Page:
grinninfoole: (Default)
I'm sitting on my bed with my beloved Feisty for the last time. Now at the end of her 19th year, my precious girl has shrunk down to skin and bones. Her fur is dirty. She can't stand up. It's time. I called her aunt Syd over for a visit, called Aunt Daybreak and let her know, broke the news to my mom, and [personal profile] millari  should be here soon. In the morning, we shall take our little gray tiger to the Cat Hospital one last time.

Farewell, my dear friend. If there is something beyond this mortal coil, please give my love to your uncle Dave, and to Miles and Tilda. It's OK if you ignore Stinky.
grinninfoole: (strangelove)
I never posted the obituary I wrote for my brother. This appeared in the Boston Globe, Lawrence Eagle-Tribune, and the Andover Townsman.

David S. Dow, RIP )
grinninfoole: (strangelove)
At my brother's memorial service, I lined up five other people (my uncle, an old flame of MU's, Hannah-Belle Goulet, a long-time family friend who used to be our neighbor, and [livejournal.com profile] millari) to share their memories of him before I got up to speak. I wanted to keep things moving because Mom gets tired easily, and I wanted to allow everyone else to say their piece, so I kept things simple. (Also, I wasn't sure quite what to say. It's tough for people who have lived in the valley their whole lives to properly describe the mountain to outsiders.)

...and thanks for all the fish. )

At the reception, following my brother's request, we sang Always Look On The Bright Side Of Life. About 100 people turned up, some of them quite unexpected, like the Battler, whom I hadn't seen in 20 years; or Suave and Sydneycat, who both made the drive from the valley; millari's parents; many of the people who have been providing home health care; people from MU's school days, both old & recent. Thanks especially to Millari for returning from Germany for a week.

3:42 PM

Aug. 24th, 2015 07:52 am
grinninfoole: (strangelove)
That's the time at which [livejournal.com profile] mole_underfield breathed his last, this past Monday. I was sitting there with him, chatting with an old friend about his earliest memories of my brother, and then I realized that that Dave was completely still. I can't wrap my brain around that simple fact. Is there not some other room where my brother breathes still? Perhaps in another part of the house that I've somehow lost? When I find it, won't he be in there, reading quietly, or perhaps painting flowers?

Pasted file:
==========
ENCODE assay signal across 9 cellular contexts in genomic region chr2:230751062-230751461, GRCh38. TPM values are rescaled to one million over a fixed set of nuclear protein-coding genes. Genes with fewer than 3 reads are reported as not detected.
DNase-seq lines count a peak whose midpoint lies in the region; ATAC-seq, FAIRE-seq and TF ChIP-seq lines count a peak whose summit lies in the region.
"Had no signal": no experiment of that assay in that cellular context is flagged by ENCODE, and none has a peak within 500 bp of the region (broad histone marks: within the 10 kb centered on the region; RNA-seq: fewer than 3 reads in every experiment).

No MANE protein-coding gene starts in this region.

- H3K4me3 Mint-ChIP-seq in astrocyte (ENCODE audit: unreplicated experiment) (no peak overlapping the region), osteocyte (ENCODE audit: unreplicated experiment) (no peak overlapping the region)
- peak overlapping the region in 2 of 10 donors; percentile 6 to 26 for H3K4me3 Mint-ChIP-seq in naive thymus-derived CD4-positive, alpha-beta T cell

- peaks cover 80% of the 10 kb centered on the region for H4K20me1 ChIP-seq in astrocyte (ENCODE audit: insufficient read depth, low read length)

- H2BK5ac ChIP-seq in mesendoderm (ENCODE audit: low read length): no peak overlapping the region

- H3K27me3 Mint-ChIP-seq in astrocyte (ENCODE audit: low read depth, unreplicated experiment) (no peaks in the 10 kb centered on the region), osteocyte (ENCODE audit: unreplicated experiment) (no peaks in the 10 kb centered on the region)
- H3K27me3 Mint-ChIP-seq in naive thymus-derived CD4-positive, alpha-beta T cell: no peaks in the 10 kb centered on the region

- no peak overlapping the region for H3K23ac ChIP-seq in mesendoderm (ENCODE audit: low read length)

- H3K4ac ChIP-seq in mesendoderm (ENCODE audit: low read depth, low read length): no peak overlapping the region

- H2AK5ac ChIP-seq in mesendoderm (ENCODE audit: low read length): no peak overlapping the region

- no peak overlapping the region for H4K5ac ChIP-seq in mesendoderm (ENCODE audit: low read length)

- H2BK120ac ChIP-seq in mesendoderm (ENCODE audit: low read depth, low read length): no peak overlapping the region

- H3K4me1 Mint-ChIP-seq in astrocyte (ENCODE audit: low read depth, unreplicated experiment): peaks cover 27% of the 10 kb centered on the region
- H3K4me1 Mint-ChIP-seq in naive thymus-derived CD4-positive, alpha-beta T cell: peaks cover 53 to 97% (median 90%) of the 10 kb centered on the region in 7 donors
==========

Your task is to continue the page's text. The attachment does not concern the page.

Mom tells me, and Dave would nod, that he was truly happy when I was born, and loved to just sit with me, content, even delighted, by my simple presence. Forty-five years together, and I still don't understand him. I look at pictures and I can't fathom what he's thinking, why he's smiling. Then, today, a friend and her beau looked at my profile on a dating site, and explained that I was doing it all wrong, and that I'd never find anyone like that. I need to be more assertive and confident, they say, and explain to any woman reading it why she should want to meet me. They found each other on that site, doing what they tell me to do, so they might be right, but I don't want to make all those changes. I'm so scared of promoting myself like that that I feel hollowed out with dread.

Isn't it odd that I feel so alien from my brother? We're exactly alike.
grinninfoole: (strangelove)
My saga of brother's battle with cancer approaches its tragic denouement. He was diagnosed last May with adenocarcinoma in his stomach, and after several surgeries, all the radiation he could stand, and six months of chemo, his doctor at Dana Farber Cancer Institute has thrown in the towel. He's lost so much weight, his liver is failing, and he's got hardly any appetite. I don't know how much longer I'll have a big brother.

I'm starting to think about what comes next–writing an obituary, delivering a eulogy, helping my mother carry on. I shall soon be an only child–how long til I'm an orphan? My life is in flux, as well, because I recently quit my job, so I could spend more time with the family, and finally got around to filing the divorce papers with Millari. I don't miss the actual duties of my job, and I'm still quite satisfied with how my marriage played out, but I do need to re-answer the fundamental question of mortal existence: what now?